Newsletter – May 2005

Newsletter – May 2005

Daniel Trusiewicz - May 19, 2005

Introduction to Georgia

The first mention of Georgia in documented historic writings can be traced to the 8th century BC. Georgian alphabet was designed in the 3rd century BC. Christianity was accepted in 326. The Bible was translated in the 5th century. The first Baptist church was founded in 1867. Tbilisi, the capital of Georgia is considered to be one of the cradles of the Baptist movements in the former Soviet Union.

Majority of Georgians consider themselves Orthodox (about 85% of population claims allegiance but only 5% attend church regularly). Religious intolerance facilitated by pro Eastern political forces in the country is a serious problem. There have been several attacks against religious minorities including Baptists. Orthodox priests are often aggressive towards Baptists. They exercise territorial authority and are often nationalistic.

Georgian people have been bothered for dozens of years by poverty, corruption, social injustice, violation of human rights and religious liberty. Most of population is unemployed. About 75% live under the poverty line and the average salary covers only 33% of basic needs. Georgian society has tribal structure. Public notices are often in 3 languages – Georgian, Russian and English.

Evangelical Baptist Church of Georgia

Malkhaz Songulashvili, presiding bishop of EBC says: “The vision of the Evangelical-Baptist Church of Georgia is to begin a Baptistic movement in each Georgian Tribe, especially in Adjara, which is populated by nominal Moslems. Baptists would like to seek the lost souls and to reach the unreached in every corner of Georgia”.

Merab Gaprindashvili, general secretary of EBC states: “At the time of the collapse of the Soviet Union in 1991, there were only 10 Baptist churches in Georgia, with the total membership of 2000 members. Now there are 62 Baptist congregations with over 5000 members. Baptists understand the need to be sensitive to the cultures of the many people of Georgia while bringing the gospel to them. This approach has proven to be successful”.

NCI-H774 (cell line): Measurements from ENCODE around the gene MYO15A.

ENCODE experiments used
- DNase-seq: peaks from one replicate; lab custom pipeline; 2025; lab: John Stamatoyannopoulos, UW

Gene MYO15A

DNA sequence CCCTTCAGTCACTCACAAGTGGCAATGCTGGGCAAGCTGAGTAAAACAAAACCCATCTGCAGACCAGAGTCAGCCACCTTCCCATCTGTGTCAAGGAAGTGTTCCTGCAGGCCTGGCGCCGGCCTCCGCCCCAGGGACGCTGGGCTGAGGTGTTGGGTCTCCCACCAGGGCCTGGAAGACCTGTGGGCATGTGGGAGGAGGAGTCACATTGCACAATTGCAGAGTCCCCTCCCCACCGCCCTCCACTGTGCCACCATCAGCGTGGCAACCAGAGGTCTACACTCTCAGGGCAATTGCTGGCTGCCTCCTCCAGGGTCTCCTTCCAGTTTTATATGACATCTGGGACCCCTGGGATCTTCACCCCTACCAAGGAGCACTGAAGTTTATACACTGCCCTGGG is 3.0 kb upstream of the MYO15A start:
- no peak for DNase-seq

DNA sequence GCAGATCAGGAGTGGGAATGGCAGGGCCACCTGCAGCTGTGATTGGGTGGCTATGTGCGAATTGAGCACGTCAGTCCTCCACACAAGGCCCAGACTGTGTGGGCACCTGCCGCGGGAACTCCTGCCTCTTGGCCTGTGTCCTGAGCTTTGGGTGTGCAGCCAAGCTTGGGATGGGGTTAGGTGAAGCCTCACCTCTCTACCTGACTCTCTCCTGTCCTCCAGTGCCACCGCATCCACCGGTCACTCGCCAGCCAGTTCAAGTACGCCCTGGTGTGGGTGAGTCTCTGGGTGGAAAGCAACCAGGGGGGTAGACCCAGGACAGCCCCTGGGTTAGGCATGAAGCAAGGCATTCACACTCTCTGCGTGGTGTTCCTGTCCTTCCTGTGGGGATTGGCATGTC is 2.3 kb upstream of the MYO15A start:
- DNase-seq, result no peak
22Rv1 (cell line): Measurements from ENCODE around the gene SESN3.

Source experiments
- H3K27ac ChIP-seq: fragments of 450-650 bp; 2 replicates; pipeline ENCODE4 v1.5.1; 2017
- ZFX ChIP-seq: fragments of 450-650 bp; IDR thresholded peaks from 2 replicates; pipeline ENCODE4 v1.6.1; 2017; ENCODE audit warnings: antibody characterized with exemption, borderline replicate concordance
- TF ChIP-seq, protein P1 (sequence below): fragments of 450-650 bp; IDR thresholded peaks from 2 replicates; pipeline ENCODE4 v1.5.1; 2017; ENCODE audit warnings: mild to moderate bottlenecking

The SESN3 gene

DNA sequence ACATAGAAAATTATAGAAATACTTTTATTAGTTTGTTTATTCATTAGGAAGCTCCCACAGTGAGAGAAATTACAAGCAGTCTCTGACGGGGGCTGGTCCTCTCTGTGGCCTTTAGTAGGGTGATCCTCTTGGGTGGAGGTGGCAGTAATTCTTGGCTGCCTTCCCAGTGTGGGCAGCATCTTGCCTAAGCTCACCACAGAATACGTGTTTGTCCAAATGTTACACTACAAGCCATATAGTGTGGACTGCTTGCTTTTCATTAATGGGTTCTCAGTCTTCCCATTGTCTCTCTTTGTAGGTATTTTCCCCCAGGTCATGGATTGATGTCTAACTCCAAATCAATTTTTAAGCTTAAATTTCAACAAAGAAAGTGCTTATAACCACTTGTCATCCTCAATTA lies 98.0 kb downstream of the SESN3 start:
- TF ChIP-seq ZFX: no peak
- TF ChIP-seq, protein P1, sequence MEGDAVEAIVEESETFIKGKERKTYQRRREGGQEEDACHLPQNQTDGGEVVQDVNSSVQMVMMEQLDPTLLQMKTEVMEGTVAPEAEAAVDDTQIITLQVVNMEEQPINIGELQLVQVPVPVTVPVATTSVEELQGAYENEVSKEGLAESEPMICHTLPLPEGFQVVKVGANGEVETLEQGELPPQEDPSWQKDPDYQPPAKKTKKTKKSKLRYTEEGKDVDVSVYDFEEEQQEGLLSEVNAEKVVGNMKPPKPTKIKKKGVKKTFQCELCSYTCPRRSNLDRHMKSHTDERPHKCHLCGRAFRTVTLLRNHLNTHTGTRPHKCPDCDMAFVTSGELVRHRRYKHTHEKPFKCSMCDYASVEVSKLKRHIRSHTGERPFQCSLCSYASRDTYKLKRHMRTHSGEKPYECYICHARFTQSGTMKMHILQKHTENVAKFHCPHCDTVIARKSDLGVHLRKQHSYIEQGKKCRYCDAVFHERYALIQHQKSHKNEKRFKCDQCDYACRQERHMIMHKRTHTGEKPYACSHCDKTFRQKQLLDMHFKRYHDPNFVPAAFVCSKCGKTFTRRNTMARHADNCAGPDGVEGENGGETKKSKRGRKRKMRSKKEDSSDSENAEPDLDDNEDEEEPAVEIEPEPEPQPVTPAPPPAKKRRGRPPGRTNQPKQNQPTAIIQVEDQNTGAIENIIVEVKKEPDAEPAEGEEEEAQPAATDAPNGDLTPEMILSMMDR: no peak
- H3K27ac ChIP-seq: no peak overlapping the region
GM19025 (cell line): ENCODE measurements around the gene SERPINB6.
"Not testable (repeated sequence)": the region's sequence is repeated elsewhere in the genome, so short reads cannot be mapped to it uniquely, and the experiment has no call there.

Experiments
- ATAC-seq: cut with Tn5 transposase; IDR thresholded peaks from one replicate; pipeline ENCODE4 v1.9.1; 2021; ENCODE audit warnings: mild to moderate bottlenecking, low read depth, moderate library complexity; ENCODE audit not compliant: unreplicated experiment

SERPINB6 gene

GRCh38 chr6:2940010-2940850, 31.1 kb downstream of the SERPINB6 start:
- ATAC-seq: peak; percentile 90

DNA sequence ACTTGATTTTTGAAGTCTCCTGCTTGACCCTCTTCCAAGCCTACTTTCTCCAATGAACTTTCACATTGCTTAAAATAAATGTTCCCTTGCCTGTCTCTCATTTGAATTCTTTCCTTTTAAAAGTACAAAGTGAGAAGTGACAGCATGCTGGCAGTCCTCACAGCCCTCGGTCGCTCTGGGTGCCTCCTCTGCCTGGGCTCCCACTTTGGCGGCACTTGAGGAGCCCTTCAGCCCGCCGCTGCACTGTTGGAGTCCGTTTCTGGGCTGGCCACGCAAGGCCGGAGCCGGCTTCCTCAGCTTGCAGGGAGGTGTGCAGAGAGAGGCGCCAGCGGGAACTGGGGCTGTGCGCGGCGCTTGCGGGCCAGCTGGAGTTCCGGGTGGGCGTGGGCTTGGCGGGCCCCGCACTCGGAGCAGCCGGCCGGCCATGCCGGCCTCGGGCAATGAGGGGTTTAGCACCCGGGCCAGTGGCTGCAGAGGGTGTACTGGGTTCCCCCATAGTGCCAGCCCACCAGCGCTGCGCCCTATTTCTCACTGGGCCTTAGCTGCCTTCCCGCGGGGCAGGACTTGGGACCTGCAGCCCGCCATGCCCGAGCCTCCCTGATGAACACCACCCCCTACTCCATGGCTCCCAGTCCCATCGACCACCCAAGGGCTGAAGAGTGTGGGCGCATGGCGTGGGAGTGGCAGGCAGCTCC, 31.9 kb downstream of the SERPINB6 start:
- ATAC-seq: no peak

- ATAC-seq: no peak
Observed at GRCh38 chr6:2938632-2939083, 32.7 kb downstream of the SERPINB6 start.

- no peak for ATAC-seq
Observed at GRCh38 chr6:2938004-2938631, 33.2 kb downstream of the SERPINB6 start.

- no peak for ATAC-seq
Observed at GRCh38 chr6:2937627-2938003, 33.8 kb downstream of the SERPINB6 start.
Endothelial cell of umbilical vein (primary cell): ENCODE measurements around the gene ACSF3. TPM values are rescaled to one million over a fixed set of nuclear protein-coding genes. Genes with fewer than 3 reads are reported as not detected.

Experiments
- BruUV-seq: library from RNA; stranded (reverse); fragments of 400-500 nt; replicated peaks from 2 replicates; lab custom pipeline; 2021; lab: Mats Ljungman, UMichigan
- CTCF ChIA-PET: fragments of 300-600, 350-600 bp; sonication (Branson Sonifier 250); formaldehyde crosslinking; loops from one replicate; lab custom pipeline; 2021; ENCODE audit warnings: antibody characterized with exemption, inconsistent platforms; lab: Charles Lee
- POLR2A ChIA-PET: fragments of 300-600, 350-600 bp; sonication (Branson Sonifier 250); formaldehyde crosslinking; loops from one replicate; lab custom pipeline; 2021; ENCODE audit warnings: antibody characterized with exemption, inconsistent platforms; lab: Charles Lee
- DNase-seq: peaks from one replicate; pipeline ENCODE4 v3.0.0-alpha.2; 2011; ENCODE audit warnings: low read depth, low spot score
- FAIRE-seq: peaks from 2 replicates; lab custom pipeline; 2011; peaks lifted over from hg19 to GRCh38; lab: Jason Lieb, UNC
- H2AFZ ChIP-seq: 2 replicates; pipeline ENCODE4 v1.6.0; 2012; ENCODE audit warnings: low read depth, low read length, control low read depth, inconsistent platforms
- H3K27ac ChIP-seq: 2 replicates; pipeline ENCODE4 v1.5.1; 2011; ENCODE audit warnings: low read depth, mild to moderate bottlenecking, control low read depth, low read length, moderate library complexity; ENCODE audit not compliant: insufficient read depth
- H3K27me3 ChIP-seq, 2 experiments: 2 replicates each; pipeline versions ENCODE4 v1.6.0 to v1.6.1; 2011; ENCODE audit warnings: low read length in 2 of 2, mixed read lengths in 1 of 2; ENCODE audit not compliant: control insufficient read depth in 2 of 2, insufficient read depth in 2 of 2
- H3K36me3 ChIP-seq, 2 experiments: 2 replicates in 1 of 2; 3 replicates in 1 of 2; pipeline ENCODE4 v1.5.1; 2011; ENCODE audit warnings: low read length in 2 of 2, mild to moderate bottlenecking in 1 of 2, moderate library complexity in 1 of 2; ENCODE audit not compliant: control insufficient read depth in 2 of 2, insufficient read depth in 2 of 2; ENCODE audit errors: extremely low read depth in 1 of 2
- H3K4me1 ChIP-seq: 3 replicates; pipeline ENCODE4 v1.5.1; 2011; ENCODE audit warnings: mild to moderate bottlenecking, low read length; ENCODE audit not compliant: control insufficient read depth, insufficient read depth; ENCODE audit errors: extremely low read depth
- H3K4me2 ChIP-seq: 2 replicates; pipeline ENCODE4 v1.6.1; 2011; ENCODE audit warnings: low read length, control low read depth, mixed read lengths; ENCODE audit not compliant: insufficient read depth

The Evangelical Baptist Church of Georgia has developed several thriving projects. One of them is the “School of Elijah” with about 60 students. Its 3 years education program aims at preparing ministers, Sunday school teachers and missionaries. Newest initiative of EBC is the “School of Abraham”. Its goal is to prepare missionaries among Muslims. The “Beteli” Baptist Center is still under construction but dedication is planned in June 2005. The “Beteli” will provide space for a Baptist seminary and conference center as well as care home for aging people. In order to function properly equipment for heart check is needed.

Church planting

For the time being there are nearly 40 indigenous missionaries working in various places of Georgia. They usually start church planting in private homes. Baptists invite their neighbors and relatives providing possibility to listen to Good News and teaching them basic Christian doctrines. At present, it is impossible to organize the mass evangelistic meetings in Georgia.

Missionary Gela lives with his family in Batumi (by the Black See). They are good example of Baptist ministry. Hospitality is its intrinsic part. Gela’s wife, Inga, is involved in charity work visiting several elderly people. Their eldest daughter is a student. She leads regular Bible study for her peers. They occasionally organize Christian camps and conferences for students.

Gela has already started six Bible study groups in his neighborhood. He would like to begin also computer and English classes. Church planter Gela witnesses to nominal Muslims.

Gospel in cultural context

Unforgettable experience is participation in a service of the Cathedral Baptist Church of Tbilisi. Church hall on Sunday morning is packed with people of different ages. At least 500 are present. The service begins with bells ringing and procession towards the front. The large choir sings several times and all present recite confession of faith. Readings from the Holy Scripture and characteristic to Georgian culture songs as well as a sermon comprise this unique service. Singing of a small choir makes the atmosphere even more distinct. This service is both Christ centered and conveyed in the language of Georgian traditional culture. It’s excellent example of contextualizing the gospel.

Prayer requests

  1. that Baptist Union will be successful in implementing missionary vision and particularly with regard to training church planters.
  2. that church planters will utilize their opportunities and new church plants will be powerful in their witness for Christ.
  3. that Baptist leaders will continue to be wise and strong in overcoming obstacles.